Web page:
Never Too Late for God
Back in 1921 two couples from Sweden went to Africa as missionaries. David & Svea Flood and Joel & Bertha Erickson left all to go to what was then called the Belgian Congo, now called Zaire.
The Floods had a two year old son that they carried on their backs over 100 miles into the jungle. They literally hacked their way through with machetes.
When they finally reached a village the people would not let them enter.
The villagers said that if they allowed any white people to enter their village their gods would be offended. They were rejected by every village they tried to enter and ended upbuilding mud huts, isolated alone in the jungle away from any villages.
Sickness, malnutrition, and loneliness set in. They never were able to interact with any villagers except a single little boy. The Ericksons decided to go back to the mission station and tried to get the Floods to do the same, but Svea was now pregnant and couldn’t travel. She also had malaria.
The only real human contact the Floods had besides their own family, after theEricksons left, was one little boy from a near-by village. He would come and bring them fruit and listen to a pregnant Svea tell him about God, as she suffered with a fever from malaria.
Svea, who had been a popular singer back home in Sweden, died giving birth to a baby girl in the African jungle at age 27. She named her daughter Aina with her dying breath.
David Flood got mad at God as he buried his wife in the jungle. He headed back to the mission station and left the new baby girl, Aina, with the Ericksons. He went back to Sweden, became a drunk, and remained bitter and angry at God for many years. He never bothered to check up on little Aina and she grew up in the Belgian Congo with an American missionary couple—Arthur and Anna Berg, because the Ericksons also both died shortly after the death of Svea Flood.
The Bergs renamed Aina “Aggie.” Aggie spent much of her childhood alone and often played imagination games. She pretended she had four brothers and a sister and would set a table for them and would pretend she was talking to them. She pretended her sister was looking for her.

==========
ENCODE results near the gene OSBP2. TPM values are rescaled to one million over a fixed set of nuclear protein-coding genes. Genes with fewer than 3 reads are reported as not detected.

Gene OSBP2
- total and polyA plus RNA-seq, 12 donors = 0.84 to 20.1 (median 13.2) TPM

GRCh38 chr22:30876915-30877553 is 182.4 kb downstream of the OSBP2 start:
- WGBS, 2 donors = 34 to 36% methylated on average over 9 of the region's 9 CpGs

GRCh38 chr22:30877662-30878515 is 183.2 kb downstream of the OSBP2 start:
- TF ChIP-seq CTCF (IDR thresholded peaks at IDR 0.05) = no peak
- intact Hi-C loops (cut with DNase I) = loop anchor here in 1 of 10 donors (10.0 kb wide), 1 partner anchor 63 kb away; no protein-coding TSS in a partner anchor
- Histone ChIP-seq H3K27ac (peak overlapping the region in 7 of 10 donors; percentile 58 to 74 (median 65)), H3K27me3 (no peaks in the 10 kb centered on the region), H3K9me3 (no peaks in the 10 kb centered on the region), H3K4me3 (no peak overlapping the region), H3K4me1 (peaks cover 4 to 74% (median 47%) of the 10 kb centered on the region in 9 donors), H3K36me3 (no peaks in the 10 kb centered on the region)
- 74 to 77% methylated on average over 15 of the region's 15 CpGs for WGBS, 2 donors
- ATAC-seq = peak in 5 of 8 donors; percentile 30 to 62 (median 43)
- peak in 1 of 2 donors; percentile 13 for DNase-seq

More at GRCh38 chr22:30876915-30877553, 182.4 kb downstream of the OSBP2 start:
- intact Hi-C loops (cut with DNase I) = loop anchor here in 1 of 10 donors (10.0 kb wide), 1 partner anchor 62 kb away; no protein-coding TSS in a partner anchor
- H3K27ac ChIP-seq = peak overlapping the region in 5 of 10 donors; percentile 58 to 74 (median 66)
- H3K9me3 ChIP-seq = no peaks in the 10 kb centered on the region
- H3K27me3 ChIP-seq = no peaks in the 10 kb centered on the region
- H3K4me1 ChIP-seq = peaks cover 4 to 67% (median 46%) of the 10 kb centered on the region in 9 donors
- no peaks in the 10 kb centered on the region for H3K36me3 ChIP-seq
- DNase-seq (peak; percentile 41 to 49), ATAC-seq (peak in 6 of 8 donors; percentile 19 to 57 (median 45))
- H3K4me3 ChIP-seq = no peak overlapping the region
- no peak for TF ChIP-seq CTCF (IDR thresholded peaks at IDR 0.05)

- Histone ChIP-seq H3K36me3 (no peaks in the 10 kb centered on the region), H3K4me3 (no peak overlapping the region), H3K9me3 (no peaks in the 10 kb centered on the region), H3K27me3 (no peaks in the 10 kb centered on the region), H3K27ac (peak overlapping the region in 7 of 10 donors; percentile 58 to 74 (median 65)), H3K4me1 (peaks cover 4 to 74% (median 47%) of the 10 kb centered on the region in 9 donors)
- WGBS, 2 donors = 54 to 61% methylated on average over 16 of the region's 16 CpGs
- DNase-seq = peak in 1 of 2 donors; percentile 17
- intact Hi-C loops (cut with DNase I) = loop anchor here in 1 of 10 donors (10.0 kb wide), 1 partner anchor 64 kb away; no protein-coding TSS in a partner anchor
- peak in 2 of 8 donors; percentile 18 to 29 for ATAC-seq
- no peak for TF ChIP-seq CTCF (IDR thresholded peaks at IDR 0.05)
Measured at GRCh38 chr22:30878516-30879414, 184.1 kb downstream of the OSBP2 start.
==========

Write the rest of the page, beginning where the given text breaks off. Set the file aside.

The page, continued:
The Bergs went on furlough to America and they took Aggie with them. They stayed in the United States and Aggie grew up to marry a man named Dewey Hurst, who became president of Northwestern Bible College in Seattle, Washington.
Aggie found out her father had remarried Svea’s sister who had no heart for God at all. They had 3 boys and a girl plus Aggies older full blood brother, David Jr. The boy they had carried on their backs in the jungle.
Aggie really did have the four brothers and a sister that she had always dreamed about as a child and when she learned this she wanted to find them. The Bible college sent the Hursts back to Sweden in hopes Aggie could find her father, brothers, and sister.
David Wilkerson writes, “After crossing the Atlantic, the couple spent a day’s layover in London. They decided to take a walk, so they strolled by the Royal Albert Hall. To their joy, a Pentecostal Assemblies of God missions convention was being held. They went inside, where they heard a black preacher testifying of the great works God was doing in Zaire – the Belgian Congo!”
The young preacher turned out to be none other than the little boy that Aggie’s mother had witnessed to back in the Belgian Congo jungle! He had accepted Christ as his savior and become a missionary to his own people, which now included 110,000 Christians, 32 mission stations, several Bible schools and a 120-bed hospital!
Aggie did finally find her father, four brothers, and her sister. All of them were extremely bitter and angry at God and had little use for each other. Her siblings all hated their father.
When Aggie found her sister she told her, “All my life I’ve dreamed about you. I used to spread out a map of the world, put a toy car on it, and pretend to drive everywhere to find you.”
Aggie’s sister had no use for her father and hadn’t spoken to him in years either, but she agreed to help Aggie find him. When she did she saw a broken old man living in a tenement. He had had a stroke, his eyes were covered with cataracts, and he was an alcoholic.
Aggie told her father how God had taken care of her, but when she mentioned God he became enraged. He was still bitter after all those years until Aggie told him about meeting the little boy Svea had witnessed to back in the jungle at a missions convention there in London. When she told him how God had used that little boy to lead so many of his nation to Christ, David Flood broke down and cried and poured out all his bitterness to God.
David Flood asked God’s forgiveness then and there and died a Christian a short time later at the age of 73.
It is never too late to make peace with God as long as you are still breathing.
Taken from “One Witness” by Aggie Hurst, newer printings renamed it “Aggie : The Inspiring Story of a Girl Without a Country”